Sunday, March 30, 2014

How I Met Your Mother: The Final Act

We’re going to lose a monster Monday night when HOW I MET YOUR MOTHER goes off the air. The show is closing shop with a 1-hour finale at 8PM on CBS. HIMYM is the most underrated sitcom of its era. It has not won a single Emmy of significance or spent a second in the Nielsen top 20, but it stayed strong for nine seasons, and that's no simple thing. The most celebrated comedies of the last decade are MODERN FAMILY and THE BIG BANG THEORY. HIMYM is as good as both.

When HIMYM came out, I was finishing grad school and getting ready to start the rollercoaster ride through my latter-twenties. I think I related best with the Barney character (Neil Patrick Harris) back then. I chased women on the weekends. I was certain the worst kind of life was being married and settled down and raising a family in the suburbs. Then I began my quest to find eternal love, and I slowly morphed into Ted Mosby (Josh Radnor). I even wore the sweater with the tucked-out dress shirt underneath. I wanted to find the person I’d settle down with, raise a family. Finding love is a long and complicated enterprise then it just happens. And now I’m most like Marshall (Jason Segel).

In the past decade, I don’t think there’s been a more quotable show than HIMYM. From Barney’s “Legen--wait for it--dary" to the “Bro Code” to “Suit Up” to the hundreds of cracks against Canadian living, it’s carved a prominent place in the vernacular. A few years ago I went to a wedding in Western New York, and one of the usher’s whole picking-up-women shtick was channeling Barney Stinson. He dressed like him, talked like him, high-fived like him. It was pathetic BUT it worked. Say what? The show made Segel a box office star. It reenergized Patrick Harris’s career, and I no longer associate Hannigan with that annoying band geek who said "Holy potatoes" to Jim in AMERICAN PIE. Hannigan is Lily now. Right now HIMYM is #42 in the Nielsen ratings. I don't get it. I never got it.

January 2011: my favorite HIMYM episode. It was called “Bad News,” and focused on Marshall’s and Lily’s quest to get pregnant. Marshall’s overbearing father (Bill Fagerbakke), who lives in Minnesota, wants nothing more than to be a granddaddy. Feeling the pressure from not getting pregnant, Marshall decides to get tested for fertility (or lack thereof). Both him and Lily are convinced that the fertility doctor is their friend Barney in disguise (which is weird because Marshall and Lily had previously agreed that they would not try to get pregnant until they met Barney’s doppelganger and/or twin). Marshall’s dad is so consumed with being a granddad that he travels to New York to see his son. He tells Marshall he’ll love him “no matter what,” even if he can't have children. Turns out the doctor is legit and lets Marshall know that he is able to father a child. After the doctor says this, Marshall says, “I was expecting bad news.” He goes to call his father in Minnesota, but his dad doesn’t answer, and all we see is an unfinished clock and paint supplies on his work bench.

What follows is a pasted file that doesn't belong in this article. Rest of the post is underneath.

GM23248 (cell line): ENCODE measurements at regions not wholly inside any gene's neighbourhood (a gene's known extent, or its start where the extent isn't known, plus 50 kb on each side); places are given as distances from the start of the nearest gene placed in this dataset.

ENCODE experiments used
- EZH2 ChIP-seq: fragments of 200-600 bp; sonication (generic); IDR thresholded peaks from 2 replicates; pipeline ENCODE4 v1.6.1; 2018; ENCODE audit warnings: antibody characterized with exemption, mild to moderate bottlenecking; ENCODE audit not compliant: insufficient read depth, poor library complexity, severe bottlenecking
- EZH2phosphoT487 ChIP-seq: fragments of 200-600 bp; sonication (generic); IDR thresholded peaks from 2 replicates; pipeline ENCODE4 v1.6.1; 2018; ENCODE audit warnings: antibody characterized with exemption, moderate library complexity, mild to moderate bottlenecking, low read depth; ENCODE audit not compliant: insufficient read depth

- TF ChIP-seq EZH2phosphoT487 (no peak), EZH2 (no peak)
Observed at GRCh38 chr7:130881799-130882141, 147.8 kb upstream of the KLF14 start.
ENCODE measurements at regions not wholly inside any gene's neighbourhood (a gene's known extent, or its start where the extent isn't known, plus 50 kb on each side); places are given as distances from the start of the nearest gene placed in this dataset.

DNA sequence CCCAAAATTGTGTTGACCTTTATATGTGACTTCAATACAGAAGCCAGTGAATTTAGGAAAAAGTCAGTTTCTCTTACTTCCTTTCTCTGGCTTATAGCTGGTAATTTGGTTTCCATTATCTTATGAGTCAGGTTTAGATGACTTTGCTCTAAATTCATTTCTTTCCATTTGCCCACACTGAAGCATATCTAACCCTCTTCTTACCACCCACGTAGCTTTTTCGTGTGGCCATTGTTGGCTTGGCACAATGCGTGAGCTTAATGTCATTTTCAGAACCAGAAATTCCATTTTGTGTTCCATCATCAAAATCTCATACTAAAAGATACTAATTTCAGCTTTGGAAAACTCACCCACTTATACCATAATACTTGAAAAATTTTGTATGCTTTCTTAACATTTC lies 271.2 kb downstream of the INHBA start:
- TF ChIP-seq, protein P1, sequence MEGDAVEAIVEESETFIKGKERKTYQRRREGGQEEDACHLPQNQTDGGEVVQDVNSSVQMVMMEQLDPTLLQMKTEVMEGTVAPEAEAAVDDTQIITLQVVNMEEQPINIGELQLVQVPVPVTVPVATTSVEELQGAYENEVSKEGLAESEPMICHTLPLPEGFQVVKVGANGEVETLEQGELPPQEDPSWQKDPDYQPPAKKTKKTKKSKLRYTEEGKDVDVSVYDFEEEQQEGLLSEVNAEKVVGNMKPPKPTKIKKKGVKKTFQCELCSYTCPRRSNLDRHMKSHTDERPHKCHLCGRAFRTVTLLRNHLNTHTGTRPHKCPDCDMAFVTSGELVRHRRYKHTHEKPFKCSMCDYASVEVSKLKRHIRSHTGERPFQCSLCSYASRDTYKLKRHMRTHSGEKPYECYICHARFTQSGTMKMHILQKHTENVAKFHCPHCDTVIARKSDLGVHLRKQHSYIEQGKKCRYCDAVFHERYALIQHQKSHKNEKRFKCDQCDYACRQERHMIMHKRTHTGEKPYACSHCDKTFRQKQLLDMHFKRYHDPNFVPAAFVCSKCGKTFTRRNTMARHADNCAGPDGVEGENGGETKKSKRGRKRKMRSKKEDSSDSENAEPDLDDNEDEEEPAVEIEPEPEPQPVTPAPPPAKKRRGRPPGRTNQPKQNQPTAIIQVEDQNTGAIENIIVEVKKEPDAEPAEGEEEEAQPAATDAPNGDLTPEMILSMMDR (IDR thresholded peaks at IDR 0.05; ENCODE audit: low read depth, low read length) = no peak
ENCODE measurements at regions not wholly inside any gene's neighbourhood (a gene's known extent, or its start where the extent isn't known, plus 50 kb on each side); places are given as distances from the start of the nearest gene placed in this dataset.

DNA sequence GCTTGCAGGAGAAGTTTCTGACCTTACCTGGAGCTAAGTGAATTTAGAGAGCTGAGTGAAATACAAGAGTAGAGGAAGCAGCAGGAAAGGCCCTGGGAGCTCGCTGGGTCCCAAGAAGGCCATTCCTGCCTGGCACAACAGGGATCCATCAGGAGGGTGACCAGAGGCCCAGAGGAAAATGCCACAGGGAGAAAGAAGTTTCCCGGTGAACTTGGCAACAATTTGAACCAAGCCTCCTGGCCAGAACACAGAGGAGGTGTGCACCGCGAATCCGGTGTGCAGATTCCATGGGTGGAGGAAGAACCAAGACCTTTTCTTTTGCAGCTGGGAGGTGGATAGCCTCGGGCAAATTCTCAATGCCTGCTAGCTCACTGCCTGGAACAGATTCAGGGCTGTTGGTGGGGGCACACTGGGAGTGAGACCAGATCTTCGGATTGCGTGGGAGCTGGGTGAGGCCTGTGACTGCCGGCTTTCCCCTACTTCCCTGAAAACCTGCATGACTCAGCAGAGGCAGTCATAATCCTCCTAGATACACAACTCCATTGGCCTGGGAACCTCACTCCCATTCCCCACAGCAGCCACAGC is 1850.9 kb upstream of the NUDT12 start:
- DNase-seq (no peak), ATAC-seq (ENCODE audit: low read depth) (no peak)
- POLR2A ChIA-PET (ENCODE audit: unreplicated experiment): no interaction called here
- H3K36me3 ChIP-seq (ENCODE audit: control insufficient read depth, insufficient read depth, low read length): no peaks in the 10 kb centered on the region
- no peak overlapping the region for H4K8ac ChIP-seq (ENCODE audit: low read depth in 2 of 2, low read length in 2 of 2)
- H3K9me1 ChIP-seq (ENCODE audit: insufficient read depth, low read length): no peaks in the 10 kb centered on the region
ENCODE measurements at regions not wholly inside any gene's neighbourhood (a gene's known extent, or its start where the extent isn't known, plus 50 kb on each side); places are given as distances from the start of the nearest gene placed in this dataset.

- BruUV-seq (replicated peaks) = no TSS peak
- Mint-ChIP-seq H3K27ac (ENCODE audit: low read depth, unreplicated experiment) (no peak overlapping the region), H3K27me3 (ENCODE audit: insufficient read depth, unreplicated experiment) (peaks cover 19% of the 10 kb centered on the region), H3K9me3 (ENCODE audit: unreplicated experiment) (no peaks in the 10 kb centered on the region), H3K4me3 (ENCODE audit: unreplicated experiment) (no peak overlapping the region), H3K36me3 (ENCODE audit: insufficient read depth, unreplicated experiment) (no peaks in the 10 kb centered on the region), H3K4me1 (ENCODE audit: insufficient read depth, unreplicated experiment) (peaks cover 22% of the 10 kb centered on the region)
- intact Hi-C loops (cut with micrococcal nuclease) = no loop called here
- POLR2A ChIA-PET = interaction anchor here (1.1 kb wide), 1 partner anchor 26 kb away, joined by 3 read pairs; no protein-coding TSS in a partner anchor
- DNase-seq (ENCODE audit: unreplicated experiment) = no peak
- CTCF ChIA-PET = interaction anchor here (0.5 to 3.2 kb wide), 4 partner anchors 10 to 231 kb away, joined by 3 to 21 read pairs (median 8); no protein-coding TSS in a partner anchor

Excited to tell Lily the “good news,” about his ability to father, Marshall runs from the bar where the whole gang hangs out in time to see a cab pull up. Lily climbs from the cab, teary-eyed, and tells Marshall that his father had a heart attack and "didn’t make it." The shot ends with the couple hugging, and Marshall saying, “I’m not ready for this.” Throughout the whole half hour the writers were dropping hints that a devastating ending cometh. But it wasn’t until the show ended and we had time to reflect, that we realized how perfectly it was all woven together. From the scene with his father in New York for the final time, to the shot of the unfinished clock on the work bench next to the ringing phone (representing being out of time), it was all great.

The writers found a way to display a number in every scene (whether it was #46 on Marshall's beer or #6 on the doctor's folder) counting down from #50 to #1 as the show progressed, to again symbolize the loss of time or a ticking clock, as is always the case in life, whether we know it or not. The #2 was shown on the broken clock and the #1 was shown on the cab that pulled up carrying Lily in the last scene. Awesome! It was HIMYM’s Sistine Chapel. And personally it struck a chord. My father died the same exact way, two years ago, to the day of that Monday night episode. So it was certainly an emotional reminder (for me) of how somebody can be here one day, gone the next. When I saw that cab pull up, and Lily climb from inside in the final scene, I said to myself, "Marshall's dad had a heart attack." I just knew it. As Marshall hugged Lily and said, "I'm not ready for this," I was brought right back to that moment/time in my own life. It was a great episode.

That’s what HIMYM did better than any show. It blended comedy--at times absurd comedy--with genuine, heartfelt storytelling. I can’t count the number of times that my chin trembled in the last two minutes of any given episode. It made me want to be a better person and love better, because love is the best thing human beings do. HIMYM taught me that. It was a show about love, devoid of all cynicism. Maybe it outstayed its welcome, ran too long, but I’ll be sad to see it go tomorrow night. A part of me will be going away with it. I don’t care how it ends. In life, the history is better than the mystery.

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Brian Huba

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